where qs is the specific humidity of the surface (in g kg−1, where saturation is assumed), ρ is the air density, Cp is the specific heat capacity for air at a constant pressure (Cp = Cpd (1 + 0,84q), with Cpd = 1005 j kg−1 k−1), Ls is the latent heat of the sublimation of ice (Ls = 2.834 106 j kg−1), and k is the von Karman constant (k = 0.4). The three roughness lengths are set equal to one another (z0T = z0q = z0m) and are used as calibration parameters for fitting the calculated sublimation. The surface roughness length in the Zongo Glacier varies from 1 to 5 mm42. The nondimensional stabilities of momentum (ϕm), heat (ϕH)), and moisture (ϕv) are expressed in terms of Rib63,64:

    Rib positive (stable)

    $${({{\rm{\varphi }}}_{m}{{\rm{\varphi }}}_{H})}^{-1}={({{\rm{\varphi }}}_{m}{{\rm{\varphi }}}_{v})}^{-1}={(1-5{\rm{Rib}})}^{2}$$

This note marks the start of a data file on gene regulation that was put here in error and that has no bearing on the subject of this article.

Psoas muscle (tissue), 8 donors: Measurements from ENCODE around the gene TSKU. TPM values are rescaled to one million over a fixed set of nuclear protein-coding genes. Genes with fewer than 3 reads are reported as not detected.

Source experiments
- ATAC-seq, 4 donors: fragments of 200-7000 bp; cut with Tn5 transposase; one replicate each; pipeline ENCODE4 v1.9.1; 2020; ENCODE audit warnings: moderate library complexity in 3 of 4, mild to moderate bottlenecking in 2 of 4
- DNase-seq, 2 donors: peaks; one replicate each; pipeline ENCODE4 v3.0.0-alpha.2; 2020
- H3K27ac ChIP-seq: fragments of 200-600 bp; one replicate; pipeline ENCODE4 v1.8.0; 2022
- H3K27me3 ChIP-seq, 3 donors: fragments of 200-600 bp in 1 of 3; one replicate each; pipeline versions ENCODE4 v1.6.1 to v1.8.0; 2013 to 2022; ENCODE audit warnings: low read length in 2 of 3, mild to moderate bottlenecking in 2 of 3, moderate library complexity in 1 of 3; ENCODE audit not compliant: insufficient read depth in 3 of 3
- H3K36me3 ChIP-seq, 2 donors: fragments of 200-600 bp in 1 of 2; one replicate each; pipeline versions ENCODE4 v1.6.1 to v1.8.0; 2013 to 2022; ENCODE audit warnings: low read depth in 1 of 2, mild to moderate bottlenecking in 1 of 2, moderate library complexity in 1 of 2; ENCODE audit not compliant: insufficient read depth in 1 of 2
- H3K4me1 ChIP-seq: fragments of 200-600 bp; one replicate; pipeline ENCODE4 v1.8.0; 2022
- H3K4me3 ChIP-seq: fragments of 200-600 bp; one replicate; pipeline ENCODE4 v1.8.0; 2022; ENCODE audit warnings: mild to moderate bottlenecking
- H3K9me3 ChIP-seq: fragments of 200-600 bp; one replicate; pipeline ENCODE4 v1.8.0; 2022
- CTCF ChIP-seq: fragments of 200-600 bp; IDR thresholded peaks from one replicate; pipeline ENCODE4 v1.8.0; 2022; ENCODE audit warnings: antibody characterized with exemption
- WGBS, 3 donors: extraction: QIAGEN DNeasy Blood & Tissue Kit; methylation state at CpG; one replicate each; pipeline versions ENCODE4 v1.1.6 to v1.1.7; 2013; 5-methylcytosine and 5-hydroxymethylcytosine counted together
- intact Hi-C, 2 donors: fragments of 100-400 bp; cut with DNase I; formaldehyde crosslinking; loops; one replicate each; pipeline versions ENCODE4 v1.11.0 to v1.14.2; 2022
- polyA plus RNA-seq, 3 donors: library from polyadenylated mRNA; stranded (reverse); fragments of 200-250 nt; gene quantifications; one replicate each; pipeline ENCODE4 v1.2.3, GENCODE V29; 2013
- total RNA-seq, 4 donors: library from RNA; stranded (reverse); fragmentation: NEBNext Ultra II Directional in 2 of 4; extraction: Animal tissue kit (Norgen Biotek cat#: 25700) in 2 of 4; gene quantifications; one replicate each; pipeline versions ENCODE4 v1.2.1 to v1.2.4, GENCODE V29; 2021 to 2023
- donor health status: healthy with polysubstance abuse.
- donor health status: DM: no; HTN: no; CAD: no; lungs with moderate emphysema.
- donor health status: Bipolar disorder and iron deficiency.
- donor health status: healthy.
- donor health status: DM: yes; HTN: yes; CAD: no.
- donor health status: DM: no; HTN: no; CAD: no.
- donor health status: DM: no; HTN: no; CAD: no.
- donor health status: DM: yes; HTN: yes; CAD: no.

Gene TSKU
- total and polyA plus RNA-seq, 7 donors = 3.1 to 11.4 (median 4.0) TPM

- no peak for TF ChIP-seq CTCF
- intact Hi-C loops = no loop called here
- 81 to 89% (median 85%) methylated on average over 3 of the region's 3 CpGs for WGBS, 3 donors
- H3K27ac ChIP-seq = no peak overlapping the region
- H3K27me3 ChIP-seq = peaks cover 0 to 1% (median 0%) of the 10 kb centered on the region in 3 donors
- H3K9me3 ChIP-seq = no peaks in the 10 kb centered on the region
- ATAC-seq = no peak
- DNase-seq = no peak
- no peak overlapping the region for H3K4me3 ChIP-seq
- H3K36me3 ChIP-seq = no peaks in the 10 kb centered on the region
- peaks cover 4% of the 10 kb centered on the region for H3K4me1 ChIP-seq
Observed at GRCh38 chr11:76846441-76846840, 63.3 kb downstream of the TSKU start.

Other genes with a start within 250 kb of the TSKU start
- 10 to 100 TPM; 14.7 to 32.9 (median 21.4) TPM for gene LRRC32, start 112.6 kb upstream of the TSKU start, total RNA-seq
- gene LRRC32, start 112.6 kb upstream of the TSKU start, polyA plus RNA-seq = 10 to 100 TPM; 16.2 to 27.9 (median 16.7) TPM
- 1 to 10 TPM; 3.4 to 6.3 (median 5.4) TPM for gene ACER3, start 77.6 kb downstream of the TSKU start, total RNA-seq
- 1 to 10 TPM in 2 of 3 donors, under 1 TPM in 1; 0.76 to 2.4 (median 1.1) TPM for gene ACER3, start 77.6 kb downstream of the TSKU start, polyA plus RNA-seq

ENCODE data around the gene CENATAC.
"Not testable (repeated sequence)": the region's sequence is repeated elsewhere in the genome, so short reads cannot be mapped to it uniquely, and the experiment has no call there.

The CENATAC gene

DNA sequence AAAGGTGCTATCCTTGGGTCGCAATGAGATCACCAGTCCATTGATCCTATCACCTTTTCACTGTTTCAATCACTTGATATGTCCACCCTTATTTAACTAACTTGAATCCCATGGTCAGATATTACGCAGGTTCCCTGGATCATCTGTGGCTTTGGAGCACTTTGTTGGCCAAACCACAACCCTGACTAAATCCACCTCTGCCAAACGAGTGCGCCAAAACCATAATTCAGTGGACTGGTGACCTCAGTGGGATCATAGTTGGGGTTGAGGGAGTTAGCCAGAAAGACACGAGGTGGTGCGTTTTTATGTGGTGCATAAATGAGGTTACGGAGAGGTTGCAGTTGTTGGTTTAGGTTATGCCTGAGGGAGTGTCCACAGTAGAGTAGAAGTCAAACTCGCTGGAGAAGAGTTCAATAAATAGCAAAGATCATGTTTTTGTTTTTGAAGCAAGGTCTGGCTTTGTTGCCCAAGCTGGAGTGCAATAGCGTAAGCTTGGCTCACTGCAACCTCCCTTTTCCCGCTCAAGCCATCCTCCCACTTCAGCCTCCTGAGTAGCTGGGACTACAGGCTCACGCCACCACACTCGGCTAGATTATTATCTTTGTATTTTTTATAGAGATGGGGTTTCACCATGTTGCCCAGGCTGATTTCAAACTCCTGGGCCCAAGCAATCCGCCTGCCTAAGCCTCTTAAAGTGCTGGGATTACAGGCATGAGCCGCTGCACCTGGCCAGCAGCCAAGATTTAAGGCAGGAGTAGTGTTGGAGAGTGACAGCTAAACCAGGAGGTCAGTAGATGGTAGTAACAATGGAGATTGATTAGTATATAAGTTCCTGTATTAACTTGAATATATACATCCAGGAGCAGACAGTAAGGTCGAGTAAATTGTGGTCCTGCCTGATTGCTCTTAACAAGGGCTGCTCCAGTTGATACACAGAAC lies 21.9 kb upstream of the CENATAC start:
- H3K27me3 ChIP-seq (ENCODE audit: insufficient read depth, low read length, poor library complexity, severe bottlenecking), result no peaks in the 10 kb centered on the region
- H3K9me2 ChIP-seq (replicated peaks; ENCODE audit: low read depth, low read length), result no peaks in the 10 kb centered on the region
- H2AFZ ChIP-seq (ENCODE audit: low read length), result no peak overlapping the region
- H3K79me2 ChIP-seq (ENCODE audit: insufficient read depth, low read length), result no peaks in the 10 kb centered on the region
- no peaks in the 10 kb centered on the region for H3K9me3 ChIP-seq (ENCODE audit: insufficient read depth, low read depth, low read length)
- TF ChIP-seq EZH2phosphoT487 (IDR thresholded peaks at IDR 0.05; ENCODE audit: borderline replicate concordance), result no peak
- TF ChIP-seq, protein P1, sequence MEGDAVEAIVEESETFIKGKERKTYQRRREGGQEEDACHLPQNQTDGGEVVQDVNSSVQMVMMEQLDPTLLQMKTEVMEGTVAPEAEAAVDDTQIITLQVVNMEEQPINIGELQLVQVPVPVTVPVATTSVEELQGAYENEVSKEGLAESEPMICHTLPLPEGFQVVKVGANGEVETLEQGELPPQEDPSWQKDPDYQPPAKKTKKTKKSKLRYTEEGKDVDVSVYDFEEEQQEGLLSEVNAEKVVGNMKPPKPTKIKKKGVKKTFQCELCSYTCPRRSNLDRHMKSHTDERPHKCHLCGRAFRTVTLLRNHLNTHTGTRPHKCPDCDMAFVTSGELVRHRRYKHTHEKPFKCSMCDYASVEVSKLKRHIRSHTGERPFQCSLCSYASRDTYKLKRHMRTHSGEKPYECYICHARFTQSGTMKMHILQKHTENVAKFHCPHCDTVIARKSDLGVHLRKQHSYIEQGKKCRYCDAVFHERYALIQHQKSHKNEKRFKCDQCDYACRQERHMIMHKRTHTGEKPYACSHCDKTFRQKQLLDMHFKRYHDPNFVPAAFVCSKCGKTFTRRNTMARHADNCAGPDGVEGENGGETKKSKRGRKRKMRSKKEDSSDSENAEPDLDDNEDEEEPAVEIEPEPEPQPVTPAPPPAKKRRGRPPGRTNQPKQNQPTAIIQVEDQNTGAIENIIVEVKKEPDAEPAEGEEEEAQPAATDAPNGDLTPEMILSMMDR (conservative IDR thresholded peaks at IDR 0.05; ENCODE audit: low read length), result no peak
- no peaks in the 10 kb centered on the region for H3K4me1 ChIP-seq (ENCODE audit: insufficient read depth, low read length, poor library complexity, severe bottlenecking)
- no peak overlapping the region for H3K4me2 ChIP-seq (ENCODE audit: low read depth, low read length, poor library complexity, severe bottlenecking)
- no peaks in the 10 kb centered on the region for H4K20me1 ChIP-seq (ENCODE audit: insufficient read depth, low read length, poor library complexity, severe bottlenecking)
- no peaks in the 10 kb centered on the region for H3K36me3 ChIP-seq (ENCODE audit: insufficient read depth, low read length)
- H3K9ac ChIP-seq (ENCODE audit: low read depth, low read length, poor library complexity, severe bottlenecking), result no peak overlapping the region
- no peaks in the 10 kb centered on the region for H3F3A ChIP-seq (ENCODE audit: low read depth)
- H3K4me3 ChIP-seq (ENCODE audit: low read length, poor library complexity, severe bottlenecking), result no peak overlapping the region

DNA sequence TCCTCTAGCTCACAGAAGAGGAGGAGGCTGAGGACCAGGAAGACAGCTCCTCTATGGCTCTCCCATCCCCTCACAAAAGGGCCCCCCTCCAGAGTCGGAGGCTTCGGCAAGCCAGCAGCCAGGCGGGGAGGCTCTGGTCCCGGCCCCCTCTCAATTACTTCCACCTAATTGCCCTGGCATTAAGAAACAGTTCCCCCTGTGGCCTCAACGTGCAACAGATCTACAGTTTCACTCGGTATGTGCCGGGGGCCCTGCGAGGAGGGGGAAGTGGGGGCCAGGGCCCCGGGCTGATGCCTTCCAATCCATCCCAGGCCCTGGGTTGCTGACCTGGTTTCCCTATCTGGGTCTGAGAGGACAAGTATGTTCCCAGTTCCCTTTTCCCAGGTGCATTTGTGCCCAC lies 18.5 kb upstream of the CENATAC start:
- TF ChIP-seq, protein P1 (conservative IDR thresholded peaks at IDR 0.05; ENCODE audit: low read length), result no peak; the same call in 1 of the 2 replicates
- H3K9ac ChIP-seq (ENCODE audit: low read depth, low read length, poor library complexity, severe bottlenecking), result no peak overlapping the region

Rib negative (unstable)

    $${({{\rm{\varphi }}}_{m}{{\rm{\varphi }}}_{H})}^{-1}={({{\rm{\varphi }}}_{m}{{\rm{\varphi }}}_{v})}^{-1}={(1-16{\rm{Rib}})}^{0.75}$$

    We analyzed the energy balance from 2005 to 2011. The impact of BC deposition was analyzed for critical years from 2007 to 2010. The meteorological data used to calculate the energy balance were obtained from AWS2, which was located on the glacier at 5,060 meters above sea level43.

  7. (7)

    The energy available for melting, taking into consideration the BC-albedo effect (Qm*), was calculated using Eq. (6) by incorporating an albedo reduction due to BC deposition.

  8. (8)